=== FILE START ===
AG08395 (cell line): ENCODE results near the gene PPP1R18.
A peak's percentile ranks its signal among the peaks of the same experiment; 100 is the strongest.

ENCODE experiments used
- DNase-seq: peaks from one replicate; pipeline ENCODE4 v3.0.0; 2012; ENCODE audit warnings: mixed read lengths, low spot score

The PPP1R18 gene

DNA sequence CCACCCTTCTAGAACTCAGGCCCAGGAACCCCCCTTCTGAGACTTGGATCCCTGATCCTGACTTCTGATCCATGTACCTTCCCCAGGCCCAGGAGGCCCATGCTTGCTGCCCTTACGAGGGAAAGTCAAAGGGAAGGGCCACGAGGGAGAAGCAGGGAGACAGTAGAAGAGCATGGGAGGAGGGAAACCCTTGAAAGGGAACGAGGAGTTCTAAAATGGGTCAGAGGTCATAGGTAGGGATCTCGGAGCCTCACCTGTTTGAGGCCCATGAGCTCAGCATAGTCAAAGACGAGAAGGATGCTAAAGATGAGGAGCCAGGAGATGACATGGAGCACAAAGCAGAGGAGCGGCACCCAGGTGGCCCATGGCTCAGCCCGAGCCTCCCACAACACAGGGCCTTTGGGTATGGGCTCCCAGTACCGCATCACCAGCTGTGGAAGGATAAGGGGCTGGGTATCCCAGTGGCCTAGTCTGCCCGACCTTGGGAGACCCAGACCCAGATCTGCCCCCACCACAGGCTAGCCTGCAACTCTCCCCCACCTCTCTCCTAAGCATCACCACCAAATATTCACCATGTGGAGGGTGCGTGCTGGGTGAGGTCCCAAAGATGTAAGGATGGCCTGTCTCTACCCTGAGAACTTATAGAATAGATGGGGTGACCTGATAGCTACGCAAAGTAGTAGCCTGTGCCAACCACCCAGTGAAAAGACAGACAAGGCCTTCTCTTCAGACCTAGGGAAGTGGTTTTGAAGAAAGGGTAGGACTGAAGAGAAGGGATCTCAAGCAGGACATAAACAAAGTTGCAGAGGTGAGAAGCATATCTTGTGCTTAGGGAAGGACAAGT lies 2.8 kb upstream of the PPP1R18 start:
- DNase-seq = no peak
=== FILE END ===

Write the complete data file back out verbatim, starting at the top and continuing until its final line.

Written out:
AG08395 (cell line): ENCODE results near the gene PPP1R18.
A peak's percentile ranks its signal among the peaks of the same experiment; 100 is the strongest.

ENCODE experiments used
- DNase-seq: peaks from one replicate; pipeline ENCODE4 v3.0.0; 2012; ENCODE audit warnings: mixed read lengths, low spot score

The PPP1R18 gene

DNA sequence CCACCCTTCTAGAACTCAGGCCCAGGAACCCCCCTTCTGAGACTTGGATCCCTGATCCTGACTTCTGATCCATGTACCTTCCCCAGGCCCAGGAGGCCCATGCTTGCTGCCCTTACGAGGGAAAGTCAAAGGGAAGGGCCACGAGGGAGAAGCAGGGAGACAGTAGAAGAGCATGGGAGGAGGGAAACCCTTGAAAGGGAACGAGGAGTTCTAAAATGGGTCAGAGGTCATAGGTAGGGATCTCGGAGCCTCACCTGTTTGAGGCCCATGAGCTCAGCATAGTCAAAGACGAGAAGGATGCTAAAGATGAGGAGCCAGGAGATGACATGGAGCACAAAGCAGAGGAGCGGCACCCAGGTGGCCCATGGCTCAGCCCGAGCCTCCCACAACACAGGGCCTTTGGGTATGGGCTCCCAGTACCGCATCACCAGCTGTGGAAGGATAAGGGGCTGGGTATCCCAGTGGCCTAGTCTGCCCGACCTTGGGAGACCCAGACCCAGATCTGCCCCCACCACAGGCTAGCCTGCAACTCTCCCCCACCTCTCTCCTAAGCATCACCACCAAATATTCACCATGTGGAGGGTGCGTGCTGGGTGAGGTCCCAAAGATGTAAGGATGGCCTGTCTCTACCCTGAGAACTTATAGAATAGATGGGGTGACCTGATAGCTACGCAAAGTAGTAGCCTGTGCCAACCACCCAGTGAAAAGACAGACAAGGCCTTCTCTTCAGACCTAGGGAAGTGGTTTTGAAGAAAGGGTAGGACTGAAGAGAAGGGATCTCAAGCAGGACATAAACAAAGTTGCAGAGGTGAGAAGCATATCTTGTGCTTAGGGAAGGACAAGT lies 2.8 kb upstream of the PPP1R18 start:
- DNase-seq = no peak